The Magic of the Cities.

Zen promotes the rediscovery of the obvious, which is so often lost in its familiarity and simplicity. It sees the miraculous in the common and magic in our everyday surroundings. When we are not rushed, and our minds are unclouded by conceptualizations, a veil will sometimes drop, introducing the viewer to a world unseen since childhood. ~ John Greer

Showing posts with label Paseo de la Reforma. Show all posts
Showing posts with label Paseo de la Reforma. Show all posts

Tuesday, December 11, 2012

Curiosity


If photography has developed a special language it should be welcomed as an extension of our senses and seen for what it is 
– the first faulting steps of an infant medium towards maturity. - Pete Turner


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Sunday, August 19, 2012

El Caballito

(iPhoneography)

Horse Head or The Little Horse (sculpture by Sebastian)
In the background Caballito Tower - SAT Office (IRS) [Taxes Office]



Sebastián (born Enrique Carbajal on November 16, 1947) is an artist based in Mexico, and is considered the country's foremost living sculptor. His smaller scale work includes jewelry, sacristies, garden sculptures, and painting. However, he is most known for his monumental structures constructed in iron or concrete, which decorate cities throughout the world, from San Antonio, Texas to Osaka, Japan.

Sebastián was born in the small town of Santa Rosalía de Camargo, Chihuahua, Mexico on November 16, 1947. He lived in Chihuahua until he began studying in the Academia de San Carlos in Mexico City in 1964.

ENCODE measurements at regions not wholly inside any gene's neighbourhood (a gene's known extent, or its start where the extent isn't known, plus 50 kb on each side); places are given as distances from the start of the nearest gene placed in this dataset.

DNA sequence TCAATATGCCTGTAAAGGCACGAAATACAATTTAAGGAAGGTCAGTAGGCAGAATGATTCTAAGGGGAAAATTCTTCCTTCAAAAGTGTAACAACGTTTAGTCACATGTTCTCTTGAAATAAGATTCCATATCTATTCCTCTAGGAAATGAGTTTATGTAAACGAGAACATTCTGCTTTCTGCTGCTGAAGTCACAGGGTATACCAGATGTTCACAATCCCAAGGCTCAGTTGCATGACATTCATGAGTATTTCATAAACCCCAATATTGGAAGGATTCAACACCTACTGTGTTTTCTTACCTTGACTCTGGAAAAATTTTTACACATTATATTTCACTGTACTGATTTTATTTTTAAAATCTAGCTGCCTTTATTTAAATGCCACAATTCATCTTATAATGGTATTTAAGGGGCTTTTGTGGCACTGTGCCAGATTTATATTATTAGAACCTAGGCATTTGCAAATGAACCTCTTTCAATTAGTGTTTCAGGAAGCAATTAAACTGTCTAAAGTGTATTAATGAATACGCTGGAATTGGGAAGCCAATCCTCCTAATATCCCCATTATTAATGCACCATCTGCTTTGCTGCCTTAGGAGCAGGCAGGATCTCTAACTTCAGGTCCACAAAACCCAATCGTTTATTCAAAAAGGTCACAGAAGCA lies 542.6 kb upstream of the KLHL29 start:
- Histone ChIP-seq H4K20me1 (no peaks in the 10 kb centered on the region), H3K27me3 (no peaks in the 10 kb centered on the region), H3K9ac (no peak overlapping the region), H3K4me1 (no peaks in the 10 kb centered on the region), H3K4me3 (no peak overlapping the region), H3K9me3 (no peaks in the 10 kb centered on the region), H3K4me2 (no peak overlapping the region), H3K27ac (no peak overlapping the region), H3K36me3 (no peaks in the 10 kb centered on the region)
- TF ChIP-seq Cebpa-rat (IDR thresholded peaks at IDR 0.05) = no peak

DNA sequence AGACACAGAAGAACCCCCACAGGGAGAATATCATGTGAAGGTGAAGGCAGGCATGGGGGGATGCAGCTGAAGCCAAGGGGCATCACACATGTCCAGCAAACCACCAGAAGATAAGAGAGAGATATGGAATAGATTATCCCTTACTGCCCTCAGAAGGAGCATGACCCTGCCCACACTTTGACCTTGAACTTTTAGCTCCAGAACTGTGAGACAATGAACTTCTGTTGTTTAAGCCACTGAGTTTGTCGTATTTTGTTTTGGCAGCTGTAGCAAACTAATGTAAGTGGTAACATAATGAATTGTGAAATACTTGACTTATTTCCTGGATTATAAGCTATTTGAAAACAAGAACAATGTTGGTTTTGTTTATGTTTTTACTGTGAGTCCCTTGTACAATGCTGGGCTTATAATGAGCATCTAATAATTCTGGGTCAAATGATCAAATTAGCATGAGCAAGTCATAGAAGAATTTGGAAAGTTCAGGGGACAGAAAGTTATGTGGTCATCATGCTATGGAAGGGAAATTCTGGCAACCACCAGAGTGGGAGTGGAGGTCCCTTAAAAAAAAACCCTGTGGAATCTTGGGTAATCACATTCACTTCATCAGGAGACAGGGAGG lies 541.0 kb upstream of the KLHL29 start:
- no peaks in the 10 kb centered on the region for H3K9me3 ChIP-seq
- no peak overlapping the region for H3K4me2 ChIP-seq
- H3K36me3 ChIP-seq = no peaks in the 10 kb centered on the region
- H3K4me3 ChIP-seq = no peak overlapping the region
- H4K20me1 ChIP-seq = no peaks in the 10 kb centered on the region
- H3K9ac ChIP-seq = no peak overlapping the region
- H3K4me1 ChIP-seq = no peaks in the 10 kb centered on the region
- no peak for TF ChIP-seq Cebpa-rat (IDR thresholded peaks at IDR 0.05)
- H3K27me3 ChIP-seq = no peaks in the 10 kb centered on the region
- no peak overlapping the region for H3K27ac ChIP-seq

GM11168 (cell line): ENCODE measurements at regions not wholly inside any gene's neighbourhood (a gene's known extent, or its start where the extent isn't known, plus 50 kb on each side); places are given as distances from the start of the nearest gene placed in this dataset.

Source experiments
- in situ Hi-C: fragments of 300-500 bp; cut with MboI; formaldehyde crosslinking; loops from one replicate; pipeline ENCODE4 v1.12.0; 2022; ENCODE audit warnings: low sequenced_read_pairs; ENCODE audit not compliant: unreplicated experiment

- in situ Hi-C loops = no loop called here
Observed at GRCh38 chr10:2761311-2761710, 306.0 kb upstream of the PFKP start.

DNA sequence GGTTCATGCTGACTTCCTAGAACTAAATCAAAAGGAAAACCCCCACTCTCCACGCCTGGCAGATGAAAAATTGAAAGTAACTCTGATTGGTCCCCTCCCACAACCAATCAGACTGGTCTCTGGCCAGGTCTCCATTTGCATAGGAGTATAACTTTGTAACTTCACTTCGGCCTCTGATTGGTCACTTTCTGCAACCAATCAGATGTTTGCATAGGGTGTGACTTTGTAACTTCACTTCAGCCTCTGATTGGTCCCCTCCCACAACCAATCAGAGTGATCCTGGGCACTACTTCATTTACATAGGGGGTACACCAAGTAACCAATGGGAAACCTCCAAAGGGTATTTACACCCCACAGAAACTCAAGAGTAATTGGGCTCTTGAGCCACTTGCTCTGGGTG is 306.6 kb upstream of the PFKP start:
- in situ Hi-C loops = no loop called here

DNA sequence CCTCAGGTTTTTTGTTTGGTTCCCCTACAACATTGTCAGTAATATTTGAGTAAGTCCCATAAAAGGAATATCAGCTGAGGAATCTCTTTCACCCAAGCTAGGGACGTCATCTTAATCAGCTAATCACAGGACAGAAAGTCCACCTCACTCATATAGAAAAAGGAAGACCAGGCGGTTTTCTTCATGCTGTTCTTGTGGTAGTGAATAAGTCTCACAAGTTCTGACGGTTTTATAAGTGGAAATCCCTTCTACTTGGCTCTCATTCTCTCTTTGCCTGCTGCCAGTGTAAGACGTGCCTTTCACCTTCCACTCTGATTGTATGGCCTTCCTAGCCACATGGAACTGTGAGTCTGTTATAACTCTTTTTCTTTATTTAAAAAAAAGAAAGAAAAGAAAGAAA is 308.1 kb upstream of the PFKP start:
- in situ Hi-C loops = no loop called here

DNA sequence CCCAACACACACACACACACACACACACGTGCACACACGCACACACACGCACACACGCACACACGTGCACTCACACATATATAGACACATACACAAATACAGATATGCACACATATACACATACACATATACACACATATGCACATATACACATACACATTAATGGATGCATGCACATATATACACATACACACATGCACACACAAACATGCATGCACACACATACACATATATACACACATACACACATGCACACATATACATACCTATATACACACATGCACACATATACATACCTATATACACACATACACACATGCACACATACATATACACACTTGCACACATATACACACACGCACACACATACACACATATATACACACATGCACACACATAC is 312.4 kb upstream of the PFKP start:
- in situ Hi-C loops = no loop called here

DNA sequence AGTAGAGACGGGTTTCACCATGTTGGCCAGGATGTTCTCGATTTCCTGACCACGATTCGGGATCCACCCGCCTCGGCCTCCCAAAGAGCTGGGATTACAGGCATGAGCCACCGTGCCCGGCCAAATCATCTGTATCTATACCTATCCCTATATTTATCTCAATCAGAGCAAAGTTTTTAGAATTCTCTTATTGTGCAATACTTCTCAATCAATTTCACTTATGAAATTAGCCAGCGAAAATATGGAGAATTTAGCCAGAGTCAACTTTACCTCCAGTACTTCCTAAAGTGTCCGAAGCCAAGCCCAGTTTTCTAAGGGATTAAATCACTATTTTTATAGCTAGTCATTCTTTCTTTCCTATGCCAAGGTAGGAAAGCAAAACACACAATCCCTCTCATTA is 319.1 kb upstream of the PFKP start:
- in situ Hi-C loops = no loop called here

When studying in Mexico City, he survived by working at restaurants and buying clothing to sell it for a profit in Chihuahua. He studied in the Escuela Nacional de Artes Plásticas (National School of Plastic Arts) at the Universidad Nacional Autónoma de México (UNAM). Persisting with deep appreciation for Henry Moore and Pablo Picasso, he won first place in the 1965 Annual Exposition of the National Plastic Arts School at UNAM.
In 1968 Sebastián had his own show featuring his ceramic work in the Museum of Art of Ciudad Juárez. After completing his formal studies he continued his work with short-lived schools and movements such as the "Salon Independiente". He put on his second individual exposition, where he displayed ostensibly simple paper carton works that he called "desplegables" (folders). These seemingly small works became the base of ideas for his later monumental works made with tons of iron and concrete.  [Wiki]

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Tuesday, June 5, 2012

Eminent Crash






(or How to end up to the hospital on a quiet morning of June)

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Sunday, May 27, 2012

Glanced up and down the street


Glance
Inner Circuit
Aperture ISO Speed 

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Sunday, May 13, 2012

Biking with Dinosaurs





(Dinosaurs made with PET bottle recycling)
-iPhone shots+Snapseed-
“Music should be thought of as the desire for an ecstatic relationship to life."
"Music has to have a deep joy inside it."
 ~ Keith Jarrett  (Musician and former disciple of the mystic philosopher G. I. Gurdjieff)

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Monday, May 7, 2012

The Sound of Glass



The marvels of daily life are exciting; no movie director can arrange the unexpected that you find in the street.  
Robert Doisneau. "The Encyclopedia of Photography" (1984)

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Sunday, May 6, 2012